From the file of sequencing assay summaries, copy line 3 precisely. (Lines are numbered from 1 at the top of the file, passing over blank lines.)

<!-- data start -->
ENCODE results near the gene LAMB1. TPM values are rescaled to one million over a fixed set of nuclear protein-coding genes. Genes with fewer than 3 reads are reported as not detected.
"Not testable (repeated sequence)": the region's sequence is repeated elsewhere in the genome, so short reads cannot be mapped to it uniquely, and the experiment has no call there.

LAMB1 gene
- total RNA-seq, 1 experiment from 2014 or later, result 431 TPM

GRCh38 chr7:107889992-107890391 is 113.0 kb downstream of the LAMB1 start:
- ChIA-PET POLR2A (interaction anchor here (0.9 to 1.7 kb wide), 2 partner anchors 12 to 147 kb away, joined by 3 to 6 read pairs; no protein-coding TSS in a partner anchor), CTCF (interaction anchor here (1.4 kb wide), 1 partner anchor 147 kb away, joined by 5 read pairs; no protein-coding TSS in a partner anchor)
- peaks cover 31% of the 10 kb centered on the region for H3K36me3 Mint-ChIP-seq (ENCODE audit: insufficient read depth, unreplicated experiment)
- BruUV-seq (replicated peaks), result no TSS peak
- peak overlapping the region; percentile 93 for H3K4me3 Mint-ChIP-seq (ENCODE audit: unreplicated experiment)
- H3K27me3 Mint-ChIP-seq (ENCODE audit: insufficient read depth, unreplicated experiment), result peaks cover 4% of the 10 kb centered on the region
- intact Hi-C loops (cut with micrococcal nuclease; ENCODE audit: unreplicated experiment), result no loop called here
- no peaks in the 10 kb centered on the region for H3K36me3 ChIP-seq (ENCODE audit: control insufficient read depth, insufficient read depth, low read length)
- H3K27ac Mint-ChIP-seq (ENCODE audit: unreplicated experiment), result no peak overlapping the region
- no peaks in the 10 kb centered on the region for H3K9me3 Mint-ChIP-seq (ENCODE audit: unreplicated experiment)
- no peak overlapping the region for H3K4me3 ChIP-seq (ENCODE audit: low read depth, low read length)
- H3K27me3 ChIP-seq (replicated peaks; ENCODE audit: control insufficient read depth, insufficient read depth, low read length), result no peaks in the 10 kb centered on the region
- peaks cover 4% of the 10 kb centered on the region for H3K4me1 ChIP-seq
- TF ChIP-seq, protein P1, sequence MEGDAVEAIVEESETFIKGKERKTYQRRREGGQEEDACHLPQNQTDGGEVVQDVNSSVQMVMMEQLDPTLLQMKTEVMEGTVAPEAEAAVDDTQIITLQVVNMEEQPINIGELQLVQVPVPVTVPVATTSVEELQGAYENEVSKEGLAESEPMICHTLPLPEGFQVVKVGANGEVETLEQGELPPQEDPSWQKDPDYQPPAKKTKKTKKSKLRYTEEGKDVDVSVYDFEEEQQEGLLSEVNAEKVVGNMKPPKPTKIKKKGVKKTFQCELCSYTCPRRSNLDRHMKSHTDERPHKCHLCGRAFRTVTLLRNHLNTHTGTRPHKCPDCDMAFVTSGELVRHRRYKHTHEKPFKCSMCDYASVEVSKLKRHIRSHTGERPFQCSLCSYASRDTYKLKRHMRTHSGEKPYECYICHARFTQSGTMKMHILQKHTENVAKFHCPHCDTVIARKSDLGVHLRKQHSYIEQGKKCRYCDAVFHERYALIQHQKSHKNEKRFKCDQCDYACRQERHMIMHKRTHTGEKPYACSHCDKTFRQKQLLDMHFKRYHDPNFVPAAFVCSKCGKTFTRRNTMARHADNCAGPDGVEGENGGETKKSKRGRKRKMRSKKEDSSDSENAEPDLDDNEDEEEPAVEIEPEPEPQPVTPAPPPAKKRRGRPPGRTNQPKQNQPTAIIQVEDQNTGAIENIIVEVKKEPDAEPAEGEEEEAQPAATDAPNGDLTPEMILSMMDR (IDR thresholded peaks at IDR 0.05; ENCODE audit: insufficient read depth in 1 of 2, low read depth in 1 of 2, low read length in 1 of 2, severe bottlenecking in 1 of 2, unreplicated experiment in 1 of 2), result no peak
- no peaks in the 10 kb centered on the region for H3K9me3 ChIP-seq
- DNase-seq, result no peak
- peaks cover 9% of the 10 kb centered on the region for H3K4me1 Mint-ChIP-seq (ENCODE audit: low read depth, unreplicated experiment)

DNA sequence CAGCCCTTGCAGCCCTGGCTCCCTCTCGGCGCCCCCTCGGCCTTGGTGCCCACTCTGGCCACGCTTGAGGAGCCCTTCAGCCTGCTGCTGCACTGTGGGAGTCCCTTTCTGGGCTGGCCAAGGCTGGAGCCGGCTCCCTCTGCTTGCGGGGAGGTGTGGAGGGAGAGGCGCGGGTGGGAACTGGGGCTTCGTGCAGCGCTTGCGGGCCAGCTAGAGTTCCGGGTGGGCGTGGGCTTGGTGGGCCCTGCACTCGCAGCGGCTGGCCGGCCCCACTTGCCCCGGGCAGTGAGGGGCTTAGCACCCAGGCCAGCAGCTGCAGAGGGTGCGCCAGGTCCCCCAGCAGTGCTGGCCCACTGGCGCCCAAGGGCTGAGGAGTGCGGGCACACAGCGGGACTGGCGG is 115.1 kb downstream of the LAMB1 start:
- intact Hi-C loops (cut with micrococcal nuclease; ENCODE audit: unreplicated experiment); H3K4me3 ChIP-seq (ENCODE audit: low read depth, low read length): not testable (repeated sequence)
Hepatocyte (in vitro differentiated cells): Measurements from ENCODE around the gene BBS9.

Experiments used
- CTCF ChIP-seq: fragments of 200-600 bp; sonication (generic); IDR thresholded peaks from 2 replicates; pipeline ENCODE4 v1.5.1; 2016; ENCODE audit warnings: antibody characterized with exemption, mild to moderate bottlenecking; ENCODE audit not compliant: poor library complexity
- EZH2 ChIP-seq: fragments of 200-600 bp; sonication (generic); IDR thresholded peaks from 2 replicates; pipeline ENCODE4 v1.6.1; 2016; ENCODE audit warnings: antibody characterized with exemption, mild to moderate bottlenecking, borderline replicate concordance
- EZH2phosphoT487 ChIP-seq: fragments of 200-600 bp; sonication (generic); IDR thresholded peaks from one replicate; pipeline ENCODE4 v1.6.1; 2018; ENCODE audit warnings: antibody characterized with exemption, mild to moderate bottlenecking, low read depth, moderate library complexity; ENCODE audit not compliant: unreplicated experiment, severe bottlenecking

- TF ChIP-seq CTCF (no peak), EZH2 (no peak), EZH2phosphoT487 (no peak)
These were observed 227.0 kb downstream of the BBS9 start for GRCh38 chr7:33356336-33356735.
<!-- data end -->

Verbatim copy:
LAMB1 gene